G An example may be added here. When a misfortune has happened, we should not state the fact at once, but unfold it gradually, thus keeping the reader in suspense and forcing him to share our distress. This is what Ctesias does in his narrative of the death of Cyrus. The messenger, out of consideration for Parysatis, does not immediately on his arrival announce that Cyrus is dead, for such a proceeding would be (to use the common expression) a brutal one. First of all he reports the victory of Cyrus. Parysatis is all joy and excitement. Then she asks, `And how fares the king?' The reply is, `He is fled.' She rejoins: `Yes, he owes this to Tissaphernes.' And she asks further, `But where is Cyrus now?' The messenger replies, `In the bivouac of the brave.' Thus warily does Ctesias advance little by little, step by step, till at last he `breaks the news,' as the phrase goes, and indicates very naturally and vividly the messenger's reluctance to announce the calamity, while he himself causes the reader to join in the mother's grief (Ctesias Fragm. 36; ed. Gilmore).
 G Vividness may also be produced by mentioning the accompanying circumstances of any action. It was, for instance, once said of a countryman's walk that `the noise of his feet had been heard from afar as he approached'(Scr. Inc.), the suggestion being that he was not walking at all, but stamping the ground, so to say.
 G Plato also provides an example when referring to Hippocrates: `He was blushing, for the first glimmer of dawn now came to betray him' (Protagoras 312a). The extreme vividness of this description is clear to everybody. It is the result of the care shown in the narrative, which brings to mind the fact that it was night when Hippocrates visited Socrates.
And together laid hold on twain, and dashed them against the ground
And upward and downward and thwartward and slantward they tramped evermore.
Homer intends the cacophony to suggest the broken ground, all imitation having an element of vividness.
 G Onomatopoeic words produce a vivid effect, because their formation is imitative. The participle `lapping' is an instance in points (Homer, Iliad 16. 161). If Homer had said `drinking,' he would not have imitated the sound of dogs drinking, nor would there have been any vividness. The word `tongues' (glôssêsi) added to the word `lapping' makes the narrative still more vivid. - But on the subject of vividness this outline sketch must suffice.
 G The power of convincing depends on two things, lucidity and naturalness. In other words, what is not lucid nor natural is not convincing. Accordingly exuberant and inflated language must not be sought after in a style meant to carry conviction. The composition, likewise, in such a style, must be steady-going and void of formal rhythm.
 G These, then, are the main essentials of persuasiveness; to which may be added that indicated by Theophrastus when he says that all possible points should not be punctiliously and tediously elaborated, but some should be left to the comprehension and inference of the hearer (Theophrastus Peri Lexeôs), who when he perceives what you have omitted becomes not only your hearer but your witness, and a very friendly witness too. For he thinks himself intelligent because you have afforded him the means of showing his intelligence. It seems like a slur on your hearer to tell him everything as though he were a simpleton.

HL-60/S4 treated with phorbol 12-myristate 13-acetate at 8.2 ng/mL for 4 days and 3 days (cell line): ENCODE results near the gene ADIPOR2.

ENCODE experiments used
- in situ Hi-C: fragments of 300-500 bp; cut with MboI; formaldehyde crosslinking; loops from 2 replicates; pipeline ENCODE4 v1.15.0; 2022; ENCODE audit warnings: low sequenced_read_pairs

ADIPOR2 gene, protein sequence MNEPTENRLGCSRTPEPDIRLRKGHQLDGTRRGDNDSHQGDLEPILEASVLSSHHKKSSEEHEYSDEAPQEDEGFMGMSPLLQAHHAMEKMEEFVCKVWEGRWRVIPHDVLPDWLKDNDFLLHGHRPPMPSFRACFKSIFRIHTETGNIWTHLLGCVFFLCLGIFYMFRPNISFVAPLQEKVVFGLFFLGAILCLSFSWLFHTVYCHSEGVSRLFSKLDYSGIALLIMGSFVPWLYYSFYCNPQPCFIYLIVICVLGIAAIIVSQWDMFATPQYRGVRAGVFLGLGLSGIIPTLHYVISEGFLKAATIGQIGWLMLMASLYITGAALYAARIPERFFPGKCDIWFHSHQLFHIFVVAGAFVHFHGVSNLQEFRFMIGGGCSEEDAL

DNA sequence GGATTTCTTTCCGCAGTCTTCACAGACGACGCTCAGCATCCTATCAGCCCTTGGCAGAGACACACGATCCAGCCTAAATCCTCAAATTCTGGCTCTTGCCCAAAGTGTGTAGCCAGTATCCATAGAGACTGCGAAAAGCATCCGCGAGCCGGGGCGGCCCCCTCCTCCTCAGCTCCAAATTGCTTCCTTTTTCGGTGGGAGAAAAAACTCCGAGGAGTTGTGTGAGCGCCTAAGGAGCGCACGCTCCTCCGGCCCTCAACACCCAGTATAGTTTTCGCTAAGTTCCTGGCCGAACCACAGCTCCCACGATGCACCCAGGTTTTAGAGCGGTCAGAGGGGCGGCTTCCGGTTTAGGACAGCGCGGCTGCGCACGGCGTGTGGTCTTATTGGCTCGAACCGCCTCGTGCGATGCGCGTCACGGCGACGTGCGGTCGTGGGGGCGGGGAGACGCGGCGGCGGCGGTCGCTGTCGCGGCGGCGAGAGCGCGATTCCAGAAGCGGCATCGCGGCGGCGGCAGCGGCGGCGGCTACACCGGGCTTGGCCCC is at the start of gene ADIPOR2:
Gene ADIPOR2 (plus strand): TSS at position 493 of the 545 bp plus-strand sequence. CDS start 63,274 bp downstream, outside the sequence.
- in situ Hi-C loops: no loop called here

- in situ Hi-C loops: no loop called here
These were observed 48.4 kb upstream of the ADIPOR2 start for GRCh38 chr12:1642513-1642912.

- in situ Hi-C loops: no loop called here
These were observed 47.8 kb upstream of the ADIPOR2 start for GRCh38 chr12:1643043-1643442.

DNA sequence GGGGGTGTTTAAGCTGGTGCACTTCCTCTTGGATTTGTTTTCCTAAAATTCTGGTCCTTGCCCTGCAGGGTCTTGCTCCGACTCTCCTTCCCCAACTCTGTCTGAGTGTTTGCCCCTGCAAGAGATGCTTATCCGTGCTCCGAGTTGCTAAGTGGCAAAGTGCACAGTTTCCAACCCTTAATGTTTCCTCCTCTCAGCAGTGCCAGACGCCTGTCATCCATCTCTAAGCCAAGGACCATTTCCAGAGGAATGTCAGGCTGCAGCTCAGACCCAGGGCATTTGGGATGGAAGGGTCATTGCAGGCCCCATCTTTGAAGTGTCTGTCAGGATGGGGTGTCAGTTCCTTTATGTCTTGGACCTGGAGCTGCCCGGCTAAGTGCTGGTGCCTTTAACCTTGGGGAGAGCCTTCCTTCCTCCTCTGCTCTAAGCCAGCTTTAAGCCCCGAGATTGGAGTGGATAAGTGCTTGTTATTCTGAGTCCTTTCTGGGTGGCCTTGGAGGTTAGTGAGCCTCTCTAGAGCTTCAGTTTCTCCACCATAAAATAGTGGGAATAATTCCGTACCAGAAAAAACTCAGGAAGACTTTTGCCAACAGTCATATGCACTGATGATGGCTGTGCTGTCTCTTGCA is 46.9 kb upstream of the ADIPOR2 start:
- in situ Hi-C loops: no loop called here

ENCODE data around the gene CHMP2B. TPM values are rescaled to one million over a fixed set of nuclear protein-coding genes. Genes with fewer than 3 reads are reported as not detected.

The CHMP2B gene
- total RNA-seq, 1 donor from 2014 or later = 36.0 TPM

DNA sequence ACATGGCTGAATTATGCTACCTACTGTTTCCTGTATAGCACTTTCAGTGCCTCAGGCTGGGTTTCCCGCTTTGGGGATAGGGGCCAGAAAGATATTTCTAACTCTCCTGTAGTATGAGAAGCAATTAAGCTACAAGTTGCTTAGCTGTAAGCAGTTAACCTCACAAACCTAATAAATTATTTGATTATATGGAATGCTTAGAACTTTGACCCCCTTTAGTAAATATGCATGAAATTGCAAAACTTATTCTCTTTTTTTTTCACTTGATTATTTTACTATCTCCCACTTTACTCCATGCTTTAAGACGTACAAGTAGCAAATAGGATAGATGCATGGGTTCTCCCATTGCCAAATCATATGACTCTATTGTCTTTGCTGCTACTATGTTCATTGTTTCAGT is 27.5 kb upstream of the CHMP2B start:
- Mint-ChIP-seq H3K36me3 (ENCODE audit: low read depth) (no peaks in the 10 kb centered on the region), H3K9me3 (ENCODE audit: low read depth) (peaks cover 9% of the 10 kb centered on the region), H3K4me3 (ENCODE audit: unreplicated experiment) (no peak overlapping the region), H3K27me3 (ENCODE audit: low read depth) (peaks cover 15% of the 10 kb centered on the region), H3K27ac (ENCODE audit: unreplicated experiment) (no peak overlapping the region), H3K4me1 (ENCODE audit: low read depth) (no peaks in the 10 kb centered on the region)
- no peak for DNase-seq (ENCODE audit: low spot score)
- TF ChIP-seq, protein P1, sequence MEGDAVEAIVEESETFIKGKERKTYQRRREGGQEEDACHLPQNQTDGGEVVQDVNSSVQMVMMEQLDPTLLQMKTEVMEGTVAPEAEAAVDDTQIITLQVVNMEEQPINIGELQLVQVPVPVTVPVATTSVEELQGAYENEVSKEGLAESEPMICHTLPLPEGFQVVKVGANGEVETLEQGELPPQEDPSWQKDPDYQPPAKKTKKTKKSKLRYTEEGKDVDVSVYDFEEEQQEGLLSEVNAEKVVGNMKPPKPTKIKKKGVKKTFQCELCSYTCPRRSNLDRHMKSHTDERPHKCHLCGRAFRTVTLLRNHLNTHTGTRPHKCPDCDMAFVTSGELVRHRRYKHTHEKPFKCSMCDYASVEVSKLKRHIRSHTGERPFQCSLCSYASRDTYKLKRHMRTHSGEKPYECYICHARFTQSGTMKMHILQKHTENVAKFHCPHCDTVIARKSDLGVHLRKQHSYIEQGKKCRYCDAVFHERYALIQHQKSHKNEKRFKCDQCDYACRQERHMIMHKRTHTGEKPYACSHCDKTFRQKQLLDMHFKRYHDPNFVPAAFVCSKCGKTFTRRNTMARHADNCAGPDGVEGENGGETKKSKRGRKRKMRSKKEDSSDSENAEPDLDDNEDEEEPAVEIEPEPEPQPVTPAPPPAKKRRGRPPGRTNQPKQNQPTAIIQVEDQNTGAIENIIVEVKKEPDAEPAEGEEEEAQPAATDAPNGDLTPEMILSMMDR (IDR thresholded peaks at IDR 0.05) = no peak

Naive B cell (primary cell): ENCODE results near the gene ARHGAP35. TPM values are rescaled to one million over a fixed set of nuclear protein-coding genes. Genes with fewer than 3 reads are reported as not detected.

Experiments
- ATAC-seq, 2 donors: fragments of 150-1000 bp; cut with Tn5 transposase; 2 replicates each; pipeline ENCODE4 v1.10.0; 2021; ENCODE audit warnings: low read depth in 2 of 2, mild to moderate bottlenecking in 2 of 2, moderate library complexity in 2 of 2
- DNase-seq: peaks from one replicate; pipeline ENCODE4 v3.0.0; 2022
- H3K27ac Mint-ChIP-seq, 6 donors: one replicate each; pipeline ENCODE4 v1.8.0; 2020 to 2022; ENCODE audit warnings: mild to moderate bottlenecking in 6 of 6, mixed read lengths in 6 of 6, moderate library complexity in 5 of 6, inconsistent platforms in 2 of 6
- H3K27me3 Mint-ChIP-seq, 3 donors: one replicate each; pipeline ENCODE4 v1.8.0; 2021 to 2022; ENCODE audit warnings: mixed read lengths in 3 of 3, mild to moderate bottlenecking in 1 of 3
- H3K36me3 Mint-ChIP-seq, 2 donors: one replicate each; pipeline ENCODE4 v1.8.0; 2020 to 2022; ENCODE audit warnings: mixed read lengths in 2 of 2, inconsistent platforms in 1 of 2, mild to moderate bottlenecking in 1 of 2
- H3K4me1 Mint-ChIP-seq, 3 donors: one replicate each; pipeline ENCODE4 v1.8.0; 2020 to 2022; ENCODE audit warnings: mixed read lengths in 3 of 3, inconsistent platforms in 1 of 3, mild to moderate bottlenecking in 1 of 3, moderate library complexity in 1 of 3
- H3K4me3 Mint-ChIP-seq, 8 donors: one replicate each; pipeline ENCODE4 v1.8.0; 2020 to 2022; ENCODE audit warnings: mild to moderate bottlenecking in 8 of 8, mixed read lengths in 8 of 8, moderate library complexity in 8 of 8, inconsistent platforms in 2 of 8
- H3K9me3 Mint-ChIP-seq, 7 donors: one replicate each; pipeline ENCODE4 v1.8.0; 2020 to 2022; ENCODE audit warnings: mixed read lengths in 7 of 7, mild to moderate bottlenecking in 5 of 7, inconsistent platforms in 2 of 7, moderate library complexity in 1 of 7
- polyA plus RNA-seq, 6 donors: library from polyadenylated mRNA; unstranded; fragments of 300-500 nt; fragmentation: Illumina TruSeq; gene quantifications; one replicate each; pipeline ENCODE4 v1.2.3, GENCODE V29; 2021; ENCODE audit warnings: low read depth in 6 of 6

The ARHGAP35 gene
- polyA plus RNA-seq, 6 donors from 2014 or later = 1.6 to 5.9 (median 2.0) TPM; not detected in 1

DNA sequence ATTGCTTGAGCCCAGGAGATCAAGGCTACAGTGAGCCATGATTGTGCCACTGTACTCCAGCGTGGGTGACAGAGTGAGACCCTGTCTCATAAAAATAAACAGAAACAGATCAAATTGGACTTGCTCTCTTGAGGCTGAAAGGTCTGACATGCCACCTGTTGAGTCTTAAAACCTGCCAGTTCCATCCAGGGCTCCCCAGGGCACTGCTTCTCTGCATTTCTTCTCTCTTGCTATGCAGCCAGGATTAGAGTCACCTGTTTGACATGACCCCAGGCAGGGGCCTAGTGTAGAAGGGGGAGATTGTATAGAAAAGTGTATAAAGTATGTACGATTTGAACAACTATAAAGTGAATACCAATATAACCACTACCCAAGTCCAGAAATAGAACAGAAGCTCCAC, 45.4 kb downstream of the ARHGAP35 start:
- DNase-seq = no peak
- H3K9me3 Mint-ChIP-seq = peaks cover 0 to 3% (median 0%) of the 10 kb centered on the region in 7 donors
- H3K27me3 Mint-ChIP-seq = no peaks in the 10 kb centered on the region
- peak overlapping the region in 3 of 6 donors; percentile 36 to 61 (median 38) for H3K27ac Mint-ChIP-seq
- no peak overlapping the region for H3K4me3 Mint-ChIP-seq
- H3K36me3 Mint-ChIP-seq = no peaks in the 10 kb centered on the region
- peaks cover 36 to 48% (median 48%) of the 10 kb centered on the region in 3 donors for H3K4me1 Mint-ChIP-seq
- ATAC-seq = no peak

G We will next treat of the epistolary style, since it too should be plain. Artemon, the editor of Aristotle's Letters, says that a letter ought to be written in the same manner as a dialogue, a letter being regarded by him as one of the two sides of a dialogue (cp. n. 3 infra.).
 G There is perhaps some truth in what he says, but not the whole truth. The letter should be a little more studied than the dialogue, since the latter reproduces an extemporary utterance, while the former is committed to writing and is (in a way) sent as a gift.
 G Who (one may ask) would, in conversation with a friend, so express himself as does Aristotle when writing to Antipater on the subject of the aged exile? ` If he is doomed to wander to the uttermost parts of the earth, an exile hopeless of return, it is clear that we cannot blame such men should they wish to descend to Hades' hall' (Aristot. Fragm. 615; ed. Berol. v. pp. 1581, 1582). A man who conversed in that fashion would seem not to be talking but to be making a display.
 G Frequent breaks in a sentence such as ............... are not appropriate in letters. Such breaks cause obscurity in writing, and the gift of imitating conversation is a better aid to debate than to writing. Consider the opening of the Euthydemus: `Who was it, Socrates, with whom you were conversing yesterday in the Lyceum? Quite a large crowd was surrounding your party' (Plato, Euthydemus 271a). And a little further on Plato adds: `Nay, he seems to me to be some stranger, the man with whom you were conversing. Who was he, pray?' (Ibid.). All such imitative style better suits an actor; it does not suit written letters.